Optimistic (denoted with tO): This estimate is the shortest possible time to finish each activity. It is the best case scenario for the activity regarding duration.

Pessimistic (denoted with tP): This estimate is the longest time it might take to finish each activity. It is the ‘worst case’ scenario for the activity regarding duration.

Most likely (denoted with tM): This estimate is the most likely length of time an activity will take. It is based on realistic expectations of the activity.

With the three estimates introduced, the expected duration (tE) can also be introduced as well. The name of the term speaks for itself; it is the estimate of the timeframe that is expected. The estimates described above leads to a formula that express the expected duration. It can be expressed as follows

tE = (tO + 4*tM + tP) / 6.

[9] [10]


This section will give you a stepwise and very thorough run-through on how to use and apply the PERT tool including a short introduction to critical path. First of all the method of the tool is described and afterwards an application example is identified to give an illustration of the tool in practice. The Critical Path Method and PERT is often used together, since they are complementary tools. They both address time management and each they have their individual strength that works perfect when combining. In practice the two tools has to follow certain steps in order to obtain the full outcome of the technique.


Figure 1: Illustration of Specifications

The PERT tool is a precedence diagram, also known as ‘activity-on-arrow’ or network diagrams. This means that there are two main rules to follow, which is

1)All tasks are represented as arrows

2)The dates of the projects milestones are represented as nodes.

The annotation given above illustrated on Figure 1.


This subsection provides a guide in how to apply and use the PERT tool. It is divided into 7 essential steps that together formulate the procedure of the tool.

Figure 2: Illustration of table combining the first three steps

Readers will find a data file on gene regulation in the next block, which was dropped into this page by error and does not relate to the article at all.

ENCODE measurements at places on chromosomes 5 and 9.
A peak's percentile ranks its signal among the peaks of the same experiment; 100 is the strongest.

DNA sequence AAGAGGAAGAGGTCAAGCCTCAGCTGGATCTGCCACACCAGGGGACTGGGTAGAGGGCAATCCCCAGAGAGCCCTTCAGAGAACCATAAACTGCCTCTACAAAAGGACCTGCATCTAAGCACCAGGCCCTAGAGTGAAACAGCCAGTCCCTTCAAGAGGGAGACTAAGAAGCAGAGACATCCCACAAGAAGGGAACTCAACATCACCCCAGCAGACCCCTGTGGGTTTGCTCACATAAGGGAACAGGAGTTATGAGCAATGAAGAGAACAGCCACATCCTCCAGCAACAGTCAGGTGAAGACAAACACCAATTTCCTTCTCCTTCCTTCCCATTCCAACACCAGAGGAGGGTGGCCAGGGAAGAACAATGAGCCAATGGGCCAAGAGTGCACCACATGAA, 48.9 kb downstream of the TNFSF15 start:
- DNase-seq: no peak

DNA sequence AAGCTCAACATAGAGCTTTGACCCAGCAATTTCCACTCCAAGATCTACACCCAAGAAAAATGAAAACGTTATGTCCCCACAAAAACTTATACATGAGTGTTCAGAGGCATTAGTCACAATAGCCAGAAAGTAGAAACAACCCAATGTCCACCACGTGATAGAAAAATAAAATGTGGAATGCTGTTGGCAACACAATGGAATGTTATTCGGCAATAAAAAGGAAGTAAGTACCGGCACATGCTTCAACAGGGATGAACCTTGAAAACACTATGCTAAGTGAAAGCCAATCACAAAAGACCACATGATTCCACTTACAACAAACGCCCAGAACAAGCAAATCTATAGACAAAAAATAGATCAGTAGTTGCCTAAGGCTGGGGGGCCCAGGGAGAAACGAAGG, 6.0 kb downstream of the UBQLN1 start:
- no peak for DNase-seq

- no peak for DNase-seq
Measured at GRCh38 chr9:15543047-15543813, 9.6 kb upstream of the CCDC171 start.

Step 1

Define all tasks or activities of the project and the order of completion Some activities are dependent, which means they cannot begin until a predecessor activity is finished. While other activities can happen non-dependent.

Step 2

Define the 3 time estimates – Optimistic (tO), Pessimistic (tP) and Most likely (tM) - for each activity/task (in suitable quantities, e.g. days)

Step 3 Determine the expected duration (tE) of each task by using the formula tE = (tO + 4*tM + tP) / 6. It can be an advantage and very beneficial to use a table for the first three steps and combine them. An example is illustrated on the right

A ready to use table is to be found here[1]

Step 4

Draw and construct the network diagram which connects all the activities/tasks. As mentioned above the tasks are indicated by arrows and the milestones are indicated by nodes.

Step 5

Each activity can be assigned with the expected time (tE) as calculated earlier. These can with advantage be noted in the network diagram.

Step 6

Determine the length of the project.

This is done by calculating how long the project will take approximately. To get the longest time path of the project as possible, the critical path is defined. The critical path is the sequence (the path) that is the longest to run. For each path the total length of the project is calculated and the longest possible path can be determined from the calculations, simply by a glance. The critical path is then defined and is usually marked with red.

If all steps are followed, the PERT tool has been applied.

[11] [12] [13] [14]


The following section will take the method described above and apply it to an example. It is based on the table found in Figure 2.

Step 1: Define all tasks of the project and put them in order

The tasks are defined in Figure 3 the to make it more manageable.

Figure 3: Defined tasks and order

Step 2: Define the 3 time estimates for each activity.

The table above has been built upon and the time estimates for each activity has been added, which can be seen in Figure 4.

Figure 4: Defined time estimates

Step 3: Determine the estimated expected duration of each activity by using the formula tE = (tO + 4*tM + tP) / 6.

Lets take activity A as calculation example; tO = 5, tM = 6 and tP = 7.

tE = (5 + 4*6+7)/6 = 6

The rest is defined in Figure 5

Figure 5: Table expanded with determined expected duration time

Step 4: Draw and construct the network diagram which connects all the activities/tasks.